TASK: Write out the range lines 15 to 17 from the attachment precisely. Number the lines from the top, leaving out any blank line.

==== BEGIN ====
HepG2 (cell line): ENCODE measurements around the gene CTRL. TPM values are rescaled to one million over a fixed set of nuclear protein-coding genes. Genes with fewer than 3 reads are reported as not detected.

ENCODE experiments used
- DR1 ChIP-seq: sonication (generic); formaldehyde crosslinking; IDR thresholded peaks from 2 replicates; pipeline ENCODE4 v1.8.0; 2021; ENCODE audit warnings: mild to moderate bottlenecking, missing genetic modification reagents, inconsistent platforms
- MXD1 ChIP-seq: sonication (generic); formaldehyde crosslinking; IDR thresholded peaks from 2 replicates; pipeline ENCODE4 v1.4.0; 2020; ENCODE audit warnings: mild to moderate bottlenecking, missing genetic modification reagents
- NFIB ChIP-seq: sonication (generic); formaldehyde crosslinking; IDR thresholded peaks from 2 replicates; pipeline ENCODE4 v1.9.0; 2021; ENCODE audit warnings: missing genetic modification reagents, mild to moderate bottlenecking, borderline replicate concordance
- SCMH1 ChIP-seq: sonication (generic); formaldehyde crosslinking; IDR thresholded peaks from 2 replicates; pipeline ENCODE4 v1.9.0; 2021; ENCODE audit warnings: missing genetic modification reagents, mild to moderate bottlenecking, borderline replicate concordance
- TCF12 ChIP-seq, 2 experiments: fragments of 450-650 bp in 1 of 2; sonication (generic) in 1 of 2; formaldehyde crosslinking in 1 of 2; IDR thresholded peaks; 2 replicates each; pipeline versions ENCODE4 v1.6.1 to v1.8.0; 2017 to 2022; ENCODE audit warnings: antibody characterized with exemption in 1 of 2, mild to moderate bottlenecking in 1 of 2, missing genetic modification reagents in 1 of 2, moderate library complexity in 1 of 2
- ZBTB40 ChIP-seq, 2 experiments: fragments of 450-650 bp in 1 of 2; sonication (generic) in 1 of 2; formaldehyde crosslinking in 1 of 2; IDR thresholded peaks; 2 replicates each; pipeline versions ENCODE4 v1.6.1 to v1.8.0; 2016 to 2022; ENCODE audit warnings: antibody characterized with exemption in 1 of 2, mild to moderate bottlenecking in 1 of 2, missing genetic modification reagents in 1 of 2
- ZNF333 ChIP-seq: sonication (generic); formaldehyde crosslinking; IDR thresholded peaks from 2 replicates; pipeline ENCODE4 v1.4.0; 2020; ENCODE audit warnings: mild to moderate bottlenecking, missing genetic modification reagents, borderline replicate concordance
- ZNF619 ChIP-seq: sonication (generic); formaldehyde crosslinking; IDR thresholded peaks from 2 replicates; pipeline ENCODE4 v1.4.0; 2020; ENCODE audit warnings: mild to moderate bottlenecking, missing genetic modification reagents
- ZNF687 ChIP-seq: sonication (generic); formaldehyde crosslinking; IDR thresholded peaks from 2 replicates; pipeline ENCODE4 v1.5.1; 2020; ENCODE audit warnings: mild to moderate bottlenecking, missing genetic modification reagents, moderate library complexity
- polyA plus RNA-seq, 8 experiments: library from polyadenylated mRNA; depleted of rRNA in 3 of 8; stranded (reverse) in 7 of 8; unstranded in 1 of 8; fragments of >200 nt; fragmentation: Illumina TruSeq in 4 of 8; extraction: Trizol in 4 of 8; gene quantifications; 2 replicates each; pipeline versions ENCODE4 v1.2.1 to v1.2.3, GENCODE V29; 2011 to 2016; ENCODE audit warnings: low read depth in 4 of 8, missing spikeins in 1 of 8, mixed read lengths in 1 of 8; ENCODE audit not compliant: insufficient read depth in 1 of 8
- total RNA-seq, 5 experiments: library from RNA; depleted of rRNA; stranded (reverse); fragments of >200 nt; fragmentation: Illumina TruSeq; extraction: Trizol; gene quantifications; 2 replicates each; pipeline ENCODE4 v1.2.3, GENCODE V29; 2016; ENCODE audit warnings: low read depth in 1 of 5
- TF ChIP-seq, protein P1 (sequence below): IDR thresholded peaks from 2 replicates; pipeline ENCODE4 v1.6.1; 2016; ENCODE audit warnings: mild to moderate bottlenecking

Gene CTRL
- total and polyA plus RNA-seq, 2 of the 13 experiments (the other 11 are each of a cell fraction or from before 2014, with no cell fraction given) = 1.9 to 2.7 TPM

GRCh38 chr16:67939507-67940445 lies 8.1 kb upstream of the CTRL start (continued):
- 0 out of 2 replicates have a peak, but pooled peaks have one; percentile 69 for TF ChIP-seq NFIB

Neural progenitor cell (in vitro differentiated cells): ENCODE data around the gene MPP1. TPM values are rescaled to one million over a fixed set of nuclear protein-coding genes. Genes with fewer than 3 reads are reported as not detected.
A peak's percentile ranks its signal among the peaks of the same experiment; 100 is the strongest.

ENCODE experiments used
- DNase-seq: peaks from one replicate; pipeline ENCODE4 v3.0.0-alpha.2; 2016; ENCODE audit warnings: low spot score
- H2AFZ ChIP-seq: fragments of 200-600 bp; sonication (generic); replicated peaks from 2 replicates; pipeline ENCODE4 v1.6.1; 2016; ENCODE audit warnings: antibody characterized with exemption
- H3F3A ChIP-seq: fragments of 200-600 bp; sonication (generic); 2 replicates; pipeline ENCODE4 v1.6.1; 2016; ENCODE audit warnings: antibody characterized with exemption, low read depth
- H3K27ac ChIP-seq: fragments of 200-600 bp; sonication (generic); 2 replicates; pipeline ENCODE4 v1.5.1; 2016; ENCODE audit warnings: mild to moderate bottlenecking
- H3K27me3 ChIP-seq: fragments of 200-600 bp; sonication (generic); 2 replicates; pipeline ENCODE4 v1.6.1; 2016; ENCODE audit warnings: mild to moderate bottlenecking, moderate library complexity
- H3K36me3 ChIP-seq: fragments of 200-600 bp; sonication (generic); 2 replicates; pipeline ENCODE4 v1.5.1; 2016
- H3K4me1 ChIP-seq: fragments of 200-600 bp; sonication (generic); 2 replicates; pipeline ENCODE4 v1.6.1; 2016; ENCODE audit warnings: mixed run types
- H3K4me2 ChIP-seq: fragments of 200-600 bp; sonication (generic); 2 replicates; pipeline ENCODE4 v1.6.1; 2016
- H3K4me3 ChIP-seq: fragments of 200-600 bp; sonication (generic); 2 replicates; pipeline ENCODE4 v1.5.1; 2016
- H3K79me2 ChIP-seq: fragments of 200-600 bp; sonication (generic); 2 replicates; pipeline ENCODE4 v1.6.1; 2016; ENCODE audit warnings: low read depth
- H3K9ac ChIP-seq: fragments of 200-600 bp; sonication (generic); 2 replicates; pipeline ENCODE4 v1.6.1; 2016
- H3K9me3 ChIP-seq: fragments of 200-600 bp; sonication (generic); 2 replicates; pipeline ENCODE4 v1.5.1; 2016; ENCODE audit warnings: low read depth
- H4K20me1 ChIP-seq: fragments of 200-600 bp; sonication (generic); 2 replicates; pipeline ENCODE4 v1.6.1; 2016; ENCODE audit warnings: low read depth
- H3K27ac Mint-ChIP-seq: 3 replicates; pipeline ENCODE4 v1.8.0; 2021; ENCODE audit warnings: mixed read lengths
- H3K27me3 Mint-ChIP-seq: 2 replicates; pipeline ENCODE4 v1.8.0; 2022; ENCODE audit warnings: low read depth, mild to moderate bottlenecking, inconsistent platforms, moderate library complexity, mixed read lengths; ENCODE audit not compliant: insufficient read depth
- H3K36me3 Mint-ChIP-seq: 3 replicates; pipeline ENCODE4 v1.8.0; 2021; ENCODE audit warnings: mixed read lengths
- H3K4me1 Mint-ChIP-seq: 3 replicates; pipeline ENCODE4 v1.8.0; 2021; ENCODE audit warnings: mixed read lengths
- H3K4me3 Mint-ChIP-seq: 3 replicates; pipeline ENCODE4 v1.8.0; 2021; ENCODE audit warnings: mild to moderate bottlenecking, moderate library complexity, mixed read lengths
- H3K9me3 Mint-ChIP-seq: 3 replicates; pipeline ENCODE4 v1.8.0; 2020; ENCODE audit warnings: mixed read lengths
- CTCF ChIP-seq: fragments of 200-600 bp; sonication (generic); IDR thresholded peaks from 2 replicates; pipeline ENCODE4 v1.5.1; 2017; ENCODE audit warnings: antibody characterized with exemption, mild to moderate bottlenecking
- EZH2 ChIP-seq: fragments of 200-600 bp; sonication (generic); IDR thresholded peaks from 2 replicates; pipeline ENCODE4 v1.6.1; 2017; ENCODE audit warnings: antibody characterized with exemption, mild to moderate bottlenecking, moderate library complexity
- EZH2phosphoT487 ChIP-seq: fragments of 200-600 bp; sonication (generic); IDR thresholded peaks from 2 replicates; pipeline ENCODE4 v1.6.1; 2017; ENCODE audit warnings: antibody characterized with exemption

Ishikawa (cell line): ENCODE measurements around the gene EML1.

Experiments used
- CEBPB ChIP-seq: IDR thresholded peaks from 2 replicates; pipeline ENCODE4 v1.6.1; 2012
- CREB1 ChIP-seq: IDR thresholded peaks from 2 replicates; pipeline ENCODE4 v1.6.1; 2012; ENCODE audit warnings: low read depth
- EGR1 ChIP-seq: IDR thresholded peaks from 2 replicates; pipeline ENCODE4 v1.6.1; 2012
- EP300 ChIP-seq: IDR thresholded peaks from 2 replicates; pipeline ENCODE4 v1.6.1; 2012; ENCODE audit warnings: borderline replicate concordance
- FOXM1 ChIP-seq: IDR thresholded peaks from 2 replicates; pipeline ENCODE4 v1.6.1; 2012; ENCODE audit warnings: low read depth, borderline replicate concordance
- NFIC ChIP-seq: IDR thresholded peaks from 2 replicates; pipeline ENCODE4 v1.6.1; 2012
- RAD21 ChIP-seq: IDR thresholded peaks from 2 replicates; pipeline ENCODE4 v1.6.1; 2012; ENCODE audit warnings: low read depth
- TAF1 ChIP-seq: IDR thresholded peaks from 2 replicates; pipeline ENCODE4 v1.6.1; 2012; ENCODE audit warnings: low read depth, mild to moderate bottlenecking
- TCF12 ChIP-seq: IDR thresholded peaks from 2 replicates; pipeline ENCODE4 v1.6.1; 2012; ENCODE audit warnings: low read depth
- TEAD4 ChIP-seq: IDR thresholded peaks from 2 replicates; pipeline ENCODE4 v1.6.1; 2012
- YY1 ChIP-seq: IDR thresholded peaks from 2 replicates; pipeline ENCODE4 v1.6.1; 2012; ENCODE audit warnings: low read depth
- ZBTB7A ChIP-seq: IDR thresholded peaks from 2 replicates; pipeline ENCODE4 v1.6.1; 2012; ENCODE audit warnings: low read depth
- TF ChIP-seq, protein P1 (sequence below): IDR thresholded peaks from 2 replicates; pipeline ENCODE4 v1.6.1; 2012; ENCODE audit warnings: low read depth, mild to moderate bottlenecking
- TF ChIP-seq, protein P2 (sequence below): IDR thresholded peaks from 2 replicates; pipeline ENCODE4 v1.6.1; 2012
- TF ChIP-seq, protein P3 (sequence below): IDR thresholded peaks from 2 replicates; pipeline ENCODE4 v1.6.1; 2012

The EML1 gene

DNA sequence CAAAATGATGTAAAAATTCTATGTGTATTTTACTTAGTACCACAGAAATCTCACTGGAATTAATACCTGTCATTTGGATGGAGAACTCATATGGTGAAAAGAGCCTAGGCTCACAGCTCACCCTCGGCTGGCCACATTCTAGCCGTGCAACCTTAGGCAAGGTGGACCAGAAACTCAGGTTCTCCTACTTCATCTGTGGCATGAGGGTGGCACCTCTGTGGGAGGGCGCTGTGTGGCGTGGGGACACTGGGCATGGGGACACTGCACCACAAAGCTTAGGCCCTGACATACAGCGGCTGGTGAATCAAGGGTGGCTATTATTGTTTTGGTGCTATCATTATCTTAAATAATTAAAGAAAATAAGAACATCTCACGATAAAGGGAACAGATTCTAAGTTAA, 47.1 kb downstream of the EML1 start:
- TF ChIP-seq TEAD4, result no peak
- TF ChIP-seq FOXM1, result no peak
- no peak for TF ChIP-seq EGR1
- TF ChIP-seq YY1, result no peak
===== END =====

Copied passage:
Gene CTRL
- total and polyA plus RNA-seq, 2 of the 13 experiments (the other 11 are each of a cell fraction or from before 2014, with no cell fraction given) = 1.9 to 2.7 TPM

GRCh38 chr16:67939507-67940445 lies 8.1 kb upstream of the CTRL start (continued):